"I find it very regrettable that Germany is among the countries in the European Union that does notallow it (dual citizenship)" he told the German weekly Die Zeit.
"I hope that Germany will also allow it one day," he said ahead of a visit by Chancellor Angela Merkel to Turkey next week.
Germany only allows citizens to hold the nationality of another state in exceptional circumstances, such as in the case of European Union citizens.
A child of foreign parents born in Germany can obtain dual citizenship if one parent has lived in the country regularly for at least eight years. But the child must choose one of the two nationalities by his 23rd birthday.
Erdogan, who raised hackles in 2008 for opposing the assimilation of people of Turkish lineage in German society, underlined his support for Turkish secondary schools in Germany.
"In Turkey, we have German high schools – why shouldn't there be Turkish high schools in Germany?" he asked.
He also said Ankara would settle for nothing less than full membership in the European Union – a stance putting himself on a collision course with Merkel, who only supports a “privileged partnership” for Turkey.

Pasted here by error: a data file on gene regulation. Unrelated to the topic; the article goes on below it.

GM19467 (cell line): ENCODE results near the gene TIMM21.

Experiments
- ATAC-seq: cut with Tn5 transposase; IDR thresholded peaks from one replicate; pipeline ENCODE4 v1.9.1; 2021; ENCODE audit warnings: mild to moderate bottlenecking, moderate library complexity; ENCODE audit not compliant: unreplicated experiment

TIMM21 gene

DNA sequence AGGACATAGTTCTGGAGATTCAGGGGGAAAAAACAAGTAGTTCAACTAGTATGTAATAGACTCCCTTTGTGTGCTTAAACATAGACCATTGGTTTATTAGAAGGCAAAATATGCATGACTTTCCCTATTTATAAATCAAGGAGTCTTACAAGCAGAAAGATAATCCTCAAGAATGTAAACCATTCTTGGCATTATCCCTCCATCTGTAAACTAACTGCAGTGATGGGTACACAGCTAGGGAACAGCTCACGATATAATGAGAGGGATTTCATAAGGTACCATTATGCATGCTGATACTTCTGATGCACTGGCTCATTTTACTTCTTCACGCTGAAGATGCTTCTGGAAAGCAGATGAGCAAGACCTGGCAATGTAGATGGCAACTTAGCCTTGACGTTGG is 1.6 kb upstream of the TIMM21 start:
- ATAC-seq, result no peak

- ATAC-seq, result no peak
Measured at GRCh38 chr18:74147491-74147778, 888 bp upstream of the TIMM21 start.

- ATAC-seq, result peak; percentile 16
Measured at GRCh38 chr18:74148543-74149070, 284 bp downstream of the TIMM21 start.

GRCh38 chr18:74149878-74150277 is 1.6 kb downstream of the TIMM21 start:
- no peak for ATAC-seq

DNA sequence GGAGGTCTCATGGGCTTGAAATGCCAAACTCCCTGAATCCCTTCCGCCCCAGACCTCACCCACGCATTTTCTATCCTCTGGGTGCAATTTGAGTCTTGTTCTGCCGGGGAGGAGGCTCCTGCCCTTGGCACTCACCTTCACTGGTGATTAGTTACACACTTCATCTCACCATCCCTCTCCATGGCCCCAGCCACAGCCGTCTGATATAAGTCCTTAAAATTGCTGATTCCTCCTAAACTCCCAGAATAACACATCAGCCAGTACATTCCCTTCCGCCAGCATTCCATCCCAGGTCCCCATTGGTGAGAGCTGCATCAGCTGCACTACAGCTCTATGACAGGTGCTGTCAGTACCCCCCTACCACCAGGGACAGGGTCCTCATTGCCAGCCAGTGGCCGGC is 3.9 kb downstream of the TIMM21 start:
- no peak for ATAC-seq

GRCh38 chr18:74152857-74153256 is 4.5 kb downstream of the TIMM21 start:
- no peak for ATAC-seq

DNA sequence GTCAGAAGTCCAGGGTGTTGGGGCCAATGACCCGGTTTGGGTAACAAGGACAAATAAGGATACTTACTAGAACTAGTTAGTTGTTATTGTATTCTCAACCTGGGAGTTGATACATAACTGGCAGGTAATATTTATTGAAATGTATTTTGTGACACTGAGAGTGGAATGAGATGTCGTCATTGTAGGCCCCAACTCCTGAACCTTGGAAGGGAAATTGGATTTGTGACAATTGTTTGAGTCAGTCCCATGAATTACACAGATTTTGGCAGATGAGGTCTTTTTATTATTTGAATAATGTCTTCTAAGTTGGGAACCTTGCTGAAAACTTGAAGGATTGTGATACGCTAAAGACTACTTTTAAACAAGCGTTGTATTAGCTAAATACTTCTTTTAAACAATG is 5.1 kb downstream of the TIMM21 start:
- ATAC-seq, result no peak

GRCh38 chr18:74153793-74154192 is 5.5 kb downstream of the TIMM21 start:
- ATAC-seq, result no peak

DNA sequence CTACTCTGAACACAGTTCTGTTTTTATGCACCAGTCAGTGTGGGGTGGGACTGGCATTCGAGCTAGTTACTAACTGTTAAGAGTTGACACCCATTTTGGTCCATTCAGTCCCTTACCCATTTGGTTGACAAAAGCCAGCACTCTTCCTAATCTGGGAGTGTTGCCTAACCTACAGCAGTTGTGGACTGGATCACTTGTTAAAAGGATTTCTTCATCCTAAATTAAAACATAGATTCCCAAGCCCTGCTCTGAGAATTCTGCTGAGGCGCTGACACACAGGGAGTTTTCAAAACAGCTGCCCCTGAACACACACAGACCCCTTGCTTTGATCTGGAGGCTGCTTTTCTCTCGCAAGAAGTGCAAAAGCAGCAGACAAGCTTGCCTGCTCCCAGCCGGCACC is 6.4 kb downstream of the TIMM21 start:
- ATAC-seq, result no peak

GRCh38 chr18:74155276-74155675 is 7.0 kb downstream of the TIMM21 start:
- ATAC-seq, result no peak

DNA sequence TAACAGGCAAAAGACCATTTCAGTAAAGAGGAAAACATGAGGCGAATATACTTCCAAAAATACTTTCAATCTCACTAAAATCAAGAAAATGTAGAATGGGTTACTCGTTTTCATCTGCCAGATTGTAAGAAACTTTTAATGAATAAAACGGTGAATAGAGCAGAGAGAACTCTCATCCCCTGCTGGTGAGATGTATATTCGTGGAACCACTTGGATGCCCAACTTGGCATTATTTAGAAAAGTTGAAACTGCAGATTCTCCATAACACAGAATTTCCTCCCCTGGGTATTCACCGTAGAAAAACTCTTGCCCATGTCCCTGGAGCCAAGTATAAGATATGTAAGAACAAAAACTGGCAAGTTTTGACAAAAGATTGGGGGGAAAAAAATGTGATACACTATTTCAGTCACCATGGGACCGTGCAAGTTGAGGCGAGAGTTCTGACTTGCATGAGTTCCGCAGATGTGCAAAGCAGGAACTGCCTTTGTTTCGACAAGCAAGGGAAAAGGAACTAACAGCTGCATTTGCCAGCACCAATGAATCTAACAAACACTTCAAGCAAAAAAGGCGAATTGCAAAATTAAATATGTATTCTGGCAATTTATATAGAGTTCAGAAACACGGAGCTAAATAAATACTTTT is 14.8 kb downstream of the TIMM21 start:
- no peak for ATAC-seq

"There are intertwined relations between Turkey and the EU. There are 35 chapters in the (membership) talks. I am confident that 27-28 of them can be taken up and this will really mean a privileged partnership," she told Turkish daily Milliyet on Wednesday.
"Some issues, like institutional integration, will be left out of the scope," she told a group of Turkish reporters.
Merkel however stressed the European Union placed "great importance" on the need for Turkey to follow a foreign policy consistent with the bloc's stance.
Germany's objections that the sizeable mainly Muslim country is not fit for membership are backed by another EU heavyweight, France, but Ankara points out that it has already opened negotiations aimed at becoming a proper member of the bloc.
“A privileged partnership is unknown to EU treaties,” Erdogan told Die Zeit. “For Turkey it would be a huge mistake to agree to that. And most of the other EU countries don't accept this suggestion either.”